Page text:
* any precocious or independent learner who is interested




Wednesday, June 8, 2016

The passing of a Great Giant - Jerome Bruner

Jerome Bruner, a great psychologist, has died recently.  We thank him for his theories that guided the development of Singapore Mathematics education.

One of his greatest theories that is useful for children's learning is the Concrete-Pictorial-Abstract (Enactive-Iconic-Symbolic) approach.

It is impossible to use only words to explain simple mathematical concepts to a young child, since those concepts cannot be further explained using words.  You will run out of words to explain!  What definitely does not work is to start from use just words and they don't "get it", then scold them for being stupid.

They have to learn buy touching and playing with things, then from looking at pictures and then using abstract words or reasoning.

Saturday, February 27, 2016

[S1_20160227FZCK] Factorisation by Chunking

Problem / Question
 

Solution

Commentary
     Here I illustrate the usefulness of chunking to factorise (AmE: factor) an algebraic expression.  Observe that  3a – 2b  is a repeated part of the expression.  I call it a “chunk”.  To make it clear, I rewrite  (3a – 2b)²  as   (3a – 2b)(3a – 2b)  so that you can see it as two copies of the same chunk.  I highlight in yellow one copy of  (3a – 2b)  from each of 
(3a – 2b) (3a – 2b)   and  -3(3a – 2b).  The remaining stuff are highlighted in blue and green.  Take out the yellow chunk as common factor by writing it out on the left in the third line, shown in yellow.  You can pull out the common factor by writing it out to the right if you want, but here I chose to put it on the left.  The result would be equivalent anyway.  Once you have written out the common factor,  you write out the other stuff (shown highlighted in blue and green) into another other bracket.
     Once you understand how it works, you can actually do the second line mentally and write down the answer straightaway.  Chunking is a very useful technique in mathematics.  Here are some more examples of the technique of chunking: (1), (2), (3).

H04. Look for pattern(s)
H10. Simplify the problem
H11. Solve part of the problem

Suitable Levels
Lower Secondary Mathematics (Sec 1 ~ grade 7)
GCE ‘O’ Level “Elementary” Mathematics
* other syllabuses that involve algebra and factorisation (factoring)
* any learner who is interested





Tuesday, February 23, 2016

[Pri20160223FPDM] Pernicious Portion Problem? Shift Happens!

Problem / Question

Strategy
     This seems to be a confounding question on decimals.  What shall we do with the triangles?  Is there a short cut?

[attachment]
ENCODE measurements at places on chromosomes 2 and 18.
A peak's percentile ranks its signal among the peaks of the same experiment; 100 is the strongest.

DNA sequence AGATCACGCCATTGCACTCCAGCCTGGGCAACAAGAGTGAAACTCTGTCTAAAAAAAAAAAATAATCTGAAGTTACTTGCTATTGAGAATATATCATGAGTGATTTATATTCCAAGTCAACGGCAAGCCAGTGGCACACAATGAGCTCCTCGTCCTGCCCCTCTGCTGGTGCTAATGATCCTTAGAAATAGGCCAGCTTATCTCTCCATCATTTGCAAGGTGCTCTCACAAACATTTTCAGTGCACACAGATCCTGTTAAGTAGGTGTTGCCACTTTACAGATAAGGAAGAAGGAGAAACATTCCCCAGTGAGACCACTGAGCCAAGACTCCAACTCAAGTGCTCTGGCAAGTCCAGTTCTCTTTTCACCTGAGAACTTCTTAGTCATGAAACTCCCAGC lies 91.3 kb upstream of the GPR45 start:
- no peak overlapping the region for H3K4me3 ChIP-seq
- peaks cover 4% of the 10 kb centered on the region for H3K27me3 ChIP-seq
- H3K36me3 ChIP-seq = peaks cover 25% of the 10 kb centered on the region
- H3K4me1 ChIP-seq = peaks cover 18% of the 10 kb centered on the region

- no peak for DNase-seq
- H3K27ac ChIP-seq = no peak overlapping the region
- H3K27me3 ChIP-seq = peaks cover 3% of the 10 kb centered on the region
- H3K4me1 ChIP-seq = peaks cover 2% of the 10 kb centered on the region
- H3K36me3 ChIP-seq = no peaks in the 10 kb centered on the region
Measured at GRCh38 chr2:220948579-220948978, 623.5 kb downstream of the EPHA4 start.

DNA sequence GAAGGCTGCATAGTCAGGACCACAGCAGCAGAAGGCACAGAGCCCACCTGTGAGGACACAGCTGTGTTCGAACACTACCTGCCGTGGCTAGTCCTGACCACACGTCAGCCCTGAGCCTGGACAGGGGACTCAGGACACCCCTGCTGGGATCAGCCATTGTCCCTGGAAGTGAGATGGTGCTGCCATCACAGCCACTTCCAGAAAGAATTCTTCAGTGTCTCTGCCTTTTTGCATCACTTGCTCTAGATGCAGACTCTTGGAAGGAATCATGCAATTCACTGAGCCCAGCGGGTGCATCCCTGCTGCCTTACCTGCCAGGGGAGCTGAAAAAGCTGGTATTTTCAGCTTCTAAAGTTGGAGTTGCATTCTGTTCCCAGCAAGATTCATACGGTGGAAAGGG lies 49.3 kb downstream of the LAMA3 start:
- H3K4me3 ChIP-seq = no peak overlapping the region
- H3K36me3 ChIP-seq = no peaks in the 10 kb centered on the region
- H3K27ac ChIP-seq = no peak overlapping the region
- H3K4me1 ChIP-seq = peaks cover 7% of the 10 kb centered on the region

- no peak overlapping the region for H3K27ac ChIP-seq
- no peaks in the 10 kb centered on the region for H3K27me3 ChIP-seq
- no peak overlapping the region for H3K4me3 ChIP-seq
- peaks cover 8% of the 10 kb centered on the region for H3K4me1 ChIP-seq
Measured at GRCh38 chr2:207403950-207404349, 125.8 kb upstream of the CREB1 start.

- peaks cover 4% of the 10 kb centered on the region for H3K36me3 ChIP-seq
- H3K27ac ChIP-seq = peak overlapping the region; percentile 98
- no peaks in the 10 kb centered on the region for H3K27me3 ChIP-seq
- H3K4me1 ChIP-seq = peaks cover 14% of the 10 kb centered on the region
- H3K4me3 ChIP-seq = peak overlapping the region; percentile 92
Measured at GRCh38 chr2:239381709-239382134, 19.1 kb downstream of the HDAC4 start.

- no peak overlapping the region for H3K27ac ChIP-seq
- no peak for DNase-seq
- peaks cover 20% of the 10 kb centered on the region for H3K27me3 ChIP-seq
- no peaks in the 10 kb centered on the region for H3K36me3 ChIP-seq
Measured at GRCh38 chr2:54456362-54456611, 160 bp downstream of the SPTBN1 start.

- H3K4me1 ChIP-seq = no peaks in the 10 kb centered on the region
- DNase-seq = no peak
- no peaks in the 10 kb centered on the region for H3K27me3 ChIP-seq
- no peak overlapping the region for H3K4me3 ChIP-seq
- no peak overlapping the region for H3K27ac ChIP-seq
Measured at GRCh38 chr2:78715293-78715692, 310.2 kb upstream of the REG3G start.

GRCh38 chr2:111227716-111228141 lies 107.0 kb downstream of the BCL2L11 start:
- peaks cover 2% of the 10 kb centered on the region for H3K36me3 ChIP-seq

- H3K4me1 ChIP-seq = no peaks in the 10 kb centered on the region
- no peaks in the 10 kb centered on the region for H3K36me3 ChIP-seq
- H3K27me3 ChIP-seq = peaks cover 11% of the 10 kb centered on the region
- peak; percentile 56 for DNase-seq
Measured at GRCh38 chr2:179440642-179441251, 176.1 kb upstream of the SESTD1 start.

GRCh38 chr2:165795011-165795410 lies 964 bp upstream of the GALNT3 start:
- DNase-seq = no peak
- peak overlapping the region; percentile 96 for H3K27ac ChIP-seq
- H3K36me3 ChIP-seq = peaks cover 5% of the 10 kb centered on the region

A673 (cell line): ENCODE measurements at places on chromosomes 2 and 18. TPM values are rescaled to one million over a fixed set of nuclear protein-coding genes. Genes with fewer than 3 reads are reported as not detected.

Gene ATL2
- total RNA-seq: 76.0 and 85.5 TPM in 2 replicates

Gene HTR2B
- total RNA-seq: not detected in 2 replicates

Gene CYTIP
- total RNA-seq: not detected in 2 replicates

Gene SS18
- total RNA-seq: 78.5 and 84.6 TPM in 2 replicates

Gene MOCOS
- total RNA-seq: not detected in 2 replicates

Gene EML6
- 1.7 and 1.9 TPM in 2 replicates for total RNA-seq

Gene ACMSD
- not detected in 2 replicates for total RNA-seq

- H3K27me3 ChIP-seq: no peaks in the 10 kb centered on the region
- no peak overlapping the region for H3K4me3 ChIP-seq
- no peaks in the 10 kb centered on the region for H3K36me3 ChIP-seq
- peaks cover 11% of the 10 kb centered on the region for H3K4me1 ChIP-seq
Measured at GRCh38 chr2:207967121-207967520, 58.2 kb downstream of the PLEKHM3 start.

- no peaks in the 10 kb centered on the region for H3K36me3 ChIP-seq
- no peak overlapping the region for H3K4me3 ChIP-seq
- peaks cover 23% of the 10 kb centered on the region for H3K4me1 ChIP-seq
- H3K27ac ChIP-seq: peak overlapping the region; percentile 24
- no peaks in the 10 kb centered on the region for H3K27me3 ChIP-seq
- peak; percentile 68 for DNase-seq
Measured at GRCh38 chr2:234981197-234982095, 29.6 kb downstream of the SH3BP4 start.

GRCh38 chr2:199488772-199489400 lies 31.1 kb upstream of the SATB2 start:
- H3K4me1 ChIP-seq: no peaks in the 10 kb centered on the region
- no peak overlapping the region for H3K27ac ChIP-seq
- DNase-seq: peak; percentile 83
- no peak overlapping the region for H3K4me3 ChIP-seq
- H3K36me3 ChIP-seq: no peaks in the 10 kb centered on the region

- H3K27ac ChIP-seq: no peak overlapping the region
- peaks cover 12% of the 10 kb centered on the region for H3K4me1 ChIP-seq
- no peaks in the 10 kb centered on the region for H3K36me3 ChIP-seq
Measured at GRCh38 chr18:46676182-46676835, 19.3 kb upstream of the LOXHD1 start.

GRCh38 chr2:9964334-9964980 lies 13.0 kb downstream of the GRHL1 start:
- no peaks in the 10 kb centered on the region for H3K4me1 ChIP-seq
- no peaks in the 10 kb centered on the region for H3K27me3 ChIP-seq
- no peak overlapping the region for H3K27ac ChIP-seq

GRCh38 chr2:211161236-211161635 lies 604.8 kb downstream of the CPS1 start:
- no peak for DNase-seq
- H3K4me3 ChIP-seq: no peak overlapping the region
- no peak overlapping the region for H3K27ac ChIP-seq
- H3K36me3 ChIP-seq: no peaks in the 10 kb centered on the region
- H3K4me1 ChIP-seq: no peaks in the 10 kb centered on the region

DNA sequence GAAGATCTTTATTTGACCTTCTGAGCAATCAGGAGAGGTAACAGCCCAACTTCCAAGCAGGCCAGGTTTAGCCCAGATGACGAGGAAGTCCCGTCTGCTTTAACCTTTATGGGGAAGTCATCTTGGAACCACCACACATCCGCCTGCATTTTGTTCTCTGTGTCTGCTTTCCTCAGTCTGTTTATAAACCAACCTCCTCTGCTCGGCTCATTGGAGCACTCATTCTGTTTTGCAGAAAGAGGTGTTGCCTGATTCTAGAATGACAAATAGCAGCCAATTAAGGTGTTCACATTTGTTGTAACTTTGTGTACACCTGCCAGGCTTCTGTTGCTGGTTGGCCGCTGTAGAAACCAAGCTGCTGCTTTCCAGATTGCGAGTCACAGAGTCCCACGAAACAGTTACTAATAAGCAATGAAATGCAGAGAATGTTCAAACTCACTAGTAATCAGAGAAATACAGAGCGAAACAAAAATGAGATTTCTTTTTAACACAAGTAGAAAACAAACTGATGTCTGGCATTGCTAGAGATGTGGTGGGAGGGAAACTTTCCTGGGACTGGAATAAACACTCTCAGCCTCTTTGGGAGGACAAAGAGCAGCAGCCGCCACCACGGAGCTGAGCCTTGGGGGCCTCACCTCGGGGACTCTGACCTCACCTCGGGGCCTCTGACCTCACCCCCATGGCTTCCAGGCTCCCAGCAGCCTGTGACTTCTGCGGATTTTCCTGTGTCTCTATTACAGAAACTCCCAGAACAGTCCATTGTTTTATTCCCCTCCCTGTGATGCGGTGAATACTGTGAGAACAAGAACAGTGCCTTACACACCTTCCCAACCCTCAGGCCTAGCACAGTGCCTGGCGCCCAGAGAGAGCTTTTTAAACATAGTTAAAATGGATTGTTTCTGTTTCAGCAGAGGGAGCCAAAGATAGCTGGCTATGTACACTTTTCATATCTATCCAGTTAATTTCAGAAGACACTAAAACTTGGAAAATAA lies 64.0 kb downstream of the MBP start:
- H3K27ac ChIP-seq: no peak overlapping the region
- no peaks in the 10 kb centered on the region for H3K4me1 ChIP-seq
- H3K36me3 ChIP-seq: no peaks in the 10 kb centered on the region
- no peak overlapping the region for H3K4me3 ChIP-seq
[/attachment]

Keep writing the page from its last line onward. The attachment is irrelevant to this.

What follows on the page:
Yes!  What you can do is to imagine putting the two triangles together to form a rectangle.  And then the solution becomes easy!  This is because the area is unchanged and hence the proportion of the shaded area is unchanged, is the same as before.  We can make use of fractions and convert it to a decimal.


Solution


H02. Use a diagram / model
H04. Look for pattern(s)
H09. Restate the problem in another way
H10. Simplify the problem

Suitable Levels
Primary School Mathematics
* other syllabuses that involve fractions and decimals
* any learner who is interested


Monday, February 22, 2016

[Maths Education] Mathematical Journalling

     Nowadays, I see some schools / textbooks asking students to search the internet and to write on a certain problem on their “mathematics journal”.  It's so very guided.  It's so artificial.  The questions should come from the learners themselves, out of their own curiosity.  The learn then seeks to answer their own questions.  The journal can serve as to document and summarise their process of learning.

     The best maths journals are self-initiated.  Great mathematician Karl Friedrich Gauss and renowned scientist Richard Feynman kept math journals on their own accord, not because some teacher told them to do it. 

     When I was a student, I borrowed books from the National Library on things out of the normal curriculum.  I kept notes of things I learned.  I also did my own investigations.  I accidently discovered quadratic equations when I was in Primary 4.  I read guidebooks, asked my friend's elder brothers and sisters, my Chinese teacher (!) and other people to find out more.  I did not like factorisation by trial-and-error.  Neither did I like completing the square nor using the quadratic formula.  So I did my own research to find a sure-fire way to factorise without trial-and-error.  I finally managed to find a way, but my method had an uncanny similarity to the quadratic formula.  It was a Pyrrhic victory, but it was fun!  I thoroughly enjoyed it.

     If students need to be told or goaded to write mathematics journals, then we as educators need to ask ourselves:  Why?  What is their conception of mathematics and education?  What experiences have they gone through that lead them to these beliefs?

     Some food for thought, eh?